Green Tea: Black or green, it is brimming with heart-healthy benefits. Its compounds have a healthful impact on several markers of heart disease risk, but debate continues as to which kind is healthiest. Recent research suggests it may be a dead heat. In a study, green and black appeared equally protective against fatty arterial plaque buildup.

Green Tea - Camellia sinensis

Eric Chan W.C., CC BY-SA 3.0 , via Wikimedia Commons

Green Tea Leaf: Another anti-oxidant, green leaf has become one of the world’s most popular beverages. True tea comes from only one plant, Camellia sinensis, and is naturally processed to various degrees to produce black, green, or oolong (a black and green blend).

Green tea is also wonderful to infuse into moisturizing creams. You can add it in yourself by using the extract. When used twice a day can be helpful in treating skin conditions especially for Rosacea since it contains anti-carcinogenic, anti-inflammatory, antioxidant, and photoprotective properties.

Herbal teas are not true teas as they are not made from the Camellia sinensis plant, and therefore do not have the antioxidants that come from this plant. A growing body of scientific evidence suggests that the antioxidants, called flavonoids, help neutralize “free radicals” in the body, therefore, helping to maintain healthy cells and tissues.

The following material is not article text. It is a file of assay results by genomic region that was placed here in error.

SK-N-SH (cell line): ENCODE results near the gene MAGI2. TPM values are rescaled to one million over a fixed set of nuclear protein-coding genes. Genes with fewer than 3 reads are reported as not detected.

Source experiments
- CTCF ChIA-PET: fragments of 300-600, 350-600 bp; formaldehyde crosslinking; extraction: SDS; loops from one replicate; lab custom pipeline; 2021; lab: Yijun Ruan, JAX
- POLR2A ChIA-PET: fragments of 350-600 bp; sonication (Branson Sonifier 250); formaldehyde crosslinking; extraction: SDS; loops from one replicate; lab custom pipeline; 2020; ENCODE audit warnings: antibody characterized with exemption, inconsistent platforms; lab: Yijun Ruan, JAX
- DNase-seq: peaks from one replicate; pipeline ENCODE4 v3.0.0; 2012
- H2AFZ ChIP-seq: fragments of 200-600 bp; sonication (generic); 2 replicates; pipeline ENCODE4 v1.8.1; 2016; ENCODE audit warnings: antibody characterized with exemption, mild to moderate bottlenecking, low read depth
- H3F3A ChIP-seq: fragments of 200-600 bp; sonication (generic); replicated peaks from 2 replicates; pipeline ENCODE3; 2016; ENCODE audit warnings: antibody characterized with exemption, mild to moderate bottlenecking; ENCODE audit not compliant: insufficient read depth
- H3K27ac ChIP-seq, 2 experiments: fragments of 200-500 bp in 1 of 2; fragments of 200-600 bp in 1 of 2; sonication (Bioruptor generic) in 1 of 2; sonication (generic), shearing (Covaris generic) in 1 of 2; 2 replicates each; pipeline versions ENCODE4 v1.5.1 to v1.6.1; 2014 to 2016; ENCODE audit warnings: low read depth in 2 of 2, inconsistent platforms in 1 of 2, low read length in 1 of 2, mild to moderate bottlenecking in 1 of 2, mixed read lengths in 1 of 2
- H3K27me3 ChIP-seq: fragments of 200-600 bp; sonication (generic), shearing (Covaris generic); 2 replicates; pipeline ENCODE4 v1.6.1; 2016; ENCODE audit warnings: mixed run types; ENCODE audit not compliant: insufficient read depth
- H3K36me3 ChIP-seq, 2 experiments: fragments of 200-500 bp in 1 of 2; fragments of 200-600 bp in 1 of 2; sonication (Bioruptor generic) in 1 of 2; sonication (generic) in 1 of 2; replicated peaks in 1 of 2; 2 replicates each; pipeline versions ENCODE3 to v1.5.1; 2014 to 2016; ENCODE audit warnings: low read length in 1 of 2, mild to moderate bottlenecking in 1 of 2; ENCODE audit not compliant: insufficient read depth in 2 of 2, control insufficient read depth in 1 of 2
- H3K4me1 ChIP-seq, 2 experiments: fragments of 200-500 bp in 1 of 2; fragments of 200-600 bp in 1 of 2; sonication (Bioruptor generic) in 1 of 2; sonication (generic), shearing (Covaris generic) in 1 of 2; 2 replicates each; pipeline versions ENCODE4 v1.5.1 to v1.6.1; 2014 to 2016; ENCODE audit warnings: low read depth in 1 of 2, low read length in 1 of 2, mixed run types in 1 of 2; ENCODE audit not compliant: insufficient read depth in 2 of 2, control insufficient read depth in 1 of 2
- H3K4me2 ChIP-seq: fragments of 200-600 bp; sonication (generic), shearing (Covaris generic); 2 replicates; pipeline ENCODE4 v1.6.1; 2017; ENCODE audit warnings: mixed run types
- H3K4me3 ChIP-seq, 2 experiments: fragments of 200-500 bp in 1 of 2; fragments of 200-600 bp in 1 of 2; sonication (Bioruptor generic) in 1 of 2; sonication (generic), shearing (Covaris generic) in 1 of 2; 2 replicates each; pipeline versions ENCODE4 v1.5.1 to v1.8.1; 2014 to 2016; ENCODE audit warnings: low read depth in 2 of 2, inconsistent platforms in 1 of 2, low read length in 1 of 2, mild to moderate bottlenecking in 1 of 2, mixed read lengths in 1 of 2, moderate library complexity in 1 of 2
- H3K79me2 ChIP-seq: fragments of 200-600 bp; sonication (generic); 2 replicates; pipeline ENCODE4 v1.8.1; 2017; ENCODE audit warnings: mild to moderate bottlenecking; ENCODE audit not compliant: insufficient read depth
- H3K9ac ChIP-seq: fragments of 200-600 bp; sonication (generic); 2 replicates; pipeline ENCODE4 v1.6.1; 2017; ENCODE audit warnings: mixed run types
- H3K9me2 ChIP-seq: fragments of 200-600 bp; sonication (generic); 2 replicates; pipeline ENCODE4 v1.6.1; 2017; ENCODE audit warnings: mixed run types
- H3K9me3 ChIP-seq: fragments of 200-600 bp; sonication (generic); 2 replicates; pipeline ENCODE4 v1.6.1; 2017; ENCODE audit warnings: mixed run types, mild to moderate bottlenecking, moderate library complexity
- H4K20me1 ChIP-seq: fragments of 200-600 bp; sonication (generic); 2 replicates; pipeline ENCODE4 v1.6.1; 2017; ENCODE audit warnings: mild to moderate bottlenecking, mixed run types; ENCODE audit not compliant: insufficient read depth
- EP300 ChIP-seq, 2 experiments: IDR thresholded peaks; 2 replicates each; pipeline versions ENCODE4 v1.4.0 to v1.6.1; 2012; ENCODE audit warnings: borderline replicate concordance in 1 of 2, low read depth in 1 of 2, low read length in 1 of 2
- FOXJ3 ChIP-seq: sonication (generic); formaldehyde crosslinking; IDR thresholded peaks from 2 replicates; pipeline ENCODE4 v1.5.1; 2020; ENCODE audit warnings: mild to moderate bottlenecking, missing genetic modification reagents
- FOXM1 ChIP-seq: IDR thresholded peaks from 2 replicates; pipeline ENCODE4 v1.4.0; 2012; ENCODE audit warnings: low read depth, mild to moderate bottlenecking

Tea is seen by many as more than just a beverage; it is also noted for its restorative effects.

Emerging evidence suggests that this folklore actually may have a scientific basis, though more work is needed. Scientific research is just beginning to systematically explore the possibility that tea can restore the body and mind or help maintain homeostasis or balance. Researchers are investigating the relaxation and rejuvenation properties of tea, which are unrelated to the effects of caffeine, as well as tea’s potential to stimulate alertness and mental performance.

While it can have a mildly diuretic effect, much of the fluid it provides is retained by the body. In addition, tea contains other minerals, such as potassium, that help maintain a body’s fluid levels, so its diuretic effect does not pose a huge concern. (Diuretics generally deplete the body of potassium.)

Both black and green may help prevent or delay the formation of tumors specifically in the skin, lungs, esophagus, stomach and colon.

Black tea consumption is associated with a reduced risk of heart disease and stroke. Drinking more than four cups of tea per day was associated with a 69% reduced risk of stroke compared to those who drank less tea each day. Studies indicate that tea may help reduce the risk of heart disease and stroke in two ways: by improving the health of the body’s circulatory system of arteries and veins; and by reducing the risk of a blood clots.

Read more about tea here.

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